The Last Story is a fantastic game in its own right, and a bold new direction for JRPGs that can be equally valid as Xenoblade’s, depending on your RPG preferences.
I'm 12 hours into this game and not overly impressed. Its just not what i expected. xenoblade was epic... this last story is linear and has a very small vision in comparison. Its hardly an rpg either. its just a hack and slash with a levelling system draped over it. there is no real exploration, the game sections are forced on you in chapters... so you can't explore different areas at your own leisure. it is a 'good' game, just not the game i thought it would be, or the game these reviews make it out to be.
I disagree entirely. I understand that fans of RPGs will not all necessarily like it, as the game does show very different sensibilities than other RPGs. The way I see it, RPGs have separated in 2 schools of thought: one is about the world, the other is about the characters. Whether you compare Final Fantasy 7 with Xenogears, The Last Story with Xenoblade, or Mass Effect 3 with Skyrim, you will see the same differences: linear versus non-linear exploration, a tight world versus a huge world, and limited versus rampant customization. So, your own enjoyment of a particularly outstanding RPG might vary more because of your own personal genre preferences than because of a game's "intrinsic" quality. In that sense, I can offer a few counterarguments to yours: The Last Story's linearity allows it a great control of its character development and narrative density. While its customization is not awfully deep (though it does have heavy implications as you acquire more advanced weapons and armor that have specific boosts that serve for different occasions), it is very accessible allows for a refined level of mastery as more mechanics are included (diffusing magic circles, counter-attacks, etc). The lack of exploration in event areas is made up for with the ridiculous exploration of Lazulis City, which comes not only from physically navigating its streets but from finding different kinds of citizens and the conversations they have, as well as the requests they make and how this affects their personal lives. Xenoblade is similar in this sense, but in the end I think the difference comes down to Last Story taking a much greater care of its city while Xenoblade handles its field areas much better. I do see how it is a divisive game. Even in this review you can see a bit of a gap between the main review and the Second Opinion, and its inevitable that this will extend all across the board among both gamers and critics. Like I said earlier, I think it comes down to a difference in the schools of thought, and not so much because one game is intrinsically better than the other. Personally I am also more fond of Xenoblade, but that hasn't prevented me from loving the hell out of The Last Story.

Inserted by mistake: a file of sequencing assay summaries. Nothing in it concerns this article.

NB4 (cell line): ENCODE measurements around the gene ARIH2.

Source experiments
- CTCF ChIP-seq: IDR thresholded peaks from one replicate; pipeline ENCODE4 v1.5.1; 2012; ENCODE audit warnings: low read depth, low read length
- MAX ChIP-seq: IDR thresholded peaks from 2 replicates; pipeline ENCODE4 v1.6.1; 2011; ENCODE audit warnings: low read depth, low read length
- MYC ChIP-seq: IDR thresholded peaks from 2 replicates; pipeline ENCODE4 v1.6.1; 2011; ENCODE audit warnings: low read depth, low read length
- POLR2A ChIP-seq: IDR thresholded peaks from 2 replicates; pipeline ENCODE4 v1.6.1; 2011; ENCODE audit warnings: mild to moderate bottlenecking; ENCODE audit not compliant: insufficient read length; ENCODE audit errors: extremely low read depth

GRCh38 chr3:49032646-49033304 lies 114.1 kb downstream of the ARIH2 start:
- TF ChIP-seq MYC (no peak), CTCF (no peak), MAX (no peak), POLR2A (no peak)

Yes i known what you are saying... don't get me wrong, i'm not an jrpg expert, xenoblade was my first proper jrpg. Its just that the last story is not the game i thought it was. The linear style with detailed character development is great, but because i was expecting a game with sprawling landscapes and epic scale similar to xenoblade... I was always going to be disappointed. last story is definitely quality, i guess i just made assumptions about the game. I have an idea about pandoras tower... i think that game will be linear, im not expecting much in terms of story telling either. im just expecting an action packed game. if it is more than my expectations, that is great, but last story definitely is less than i expected.
"The linear style with detailed character development is great, but because i was expecting a game with sprawling landscapes and epic scale similar to xenoblade... I was always going to be disappointed." Sounds to me like you completely had the wrong idea of what TLS is like. Did you do any research at all? If you had, you would have known that TLS is a much, much more local tale and is more character and story driven. It's not like TLS' trailers showed characters running through endless fields like how the Xenoblade trailer did. How did you get the idea that the two would be the same? Just because they're both jrpgs? Also, I don't think it's entirely correct to say TLS has a much smaller vision. While it's true that Xenoblade does cover the entirety of a world(or 2), TLS explores its setting in much, much greater detail. Therefore, when you're referring to which game had the "bigger vision", it depends on whether you're referring to the amount of land present or the amount of detail that's present. While Xenoblade covers more space, TLS is kind of like taking a section of the world and putting it under a microscope.
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